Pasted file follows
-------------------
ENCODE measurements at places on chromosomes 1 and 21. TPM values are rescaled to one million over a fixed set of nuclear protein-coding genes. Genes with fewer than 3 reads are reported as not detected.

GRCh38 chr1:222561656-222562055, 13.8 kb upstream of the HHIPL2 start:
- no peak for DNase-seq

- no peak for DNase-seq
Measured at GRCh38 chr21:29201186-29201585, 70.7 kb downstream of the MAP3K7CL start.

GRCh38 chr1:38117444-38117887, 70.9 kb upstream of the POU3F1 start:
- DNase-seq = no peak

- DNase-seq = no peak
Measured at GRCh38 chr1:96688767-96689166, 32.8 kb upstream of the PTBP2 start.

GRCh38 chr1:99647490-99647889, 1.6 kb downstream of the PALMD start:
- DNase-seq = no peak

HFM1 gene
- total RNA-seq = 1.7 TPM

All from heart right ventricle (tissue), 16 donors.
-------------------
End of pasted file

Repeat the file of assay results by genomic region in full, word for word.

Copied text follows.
ENCODE measurements at places on chromosomes 1 and 21. TPM values are rescaled to one million over a fixed set of nuclear protein-coding genes. Genes with fewer than 3 reads are reported as not detected.

GRCh38 chr1:222561656-222562055, 13.8 kb upstream of the HHIPL2 start:
- no peak for DNase-seq

- no peak for DNase-seq
Measured at GRCh38 chr21:29201186-29201585, 70.7 kb downstream of the MAP3K7CL start.

GRCh38 chr1:38117444-38117887, 70.9 kb upstream of the POU3F1 start:
- DNase-seq = no peak

- DNase-seq = no peak
Measured at GRCh38 chr1:96688767-96689166, 32.8 kb upstream of the PTBP2 start.

GRCh38 chr1:99647490-99647889, 1.6 kb downstream of the PALMD start:
- DNase-seq = no peak

HFM1 gene
- total RNA-seq = 1.7 TPM

All from heart right ventricle (tissue), 16 donors.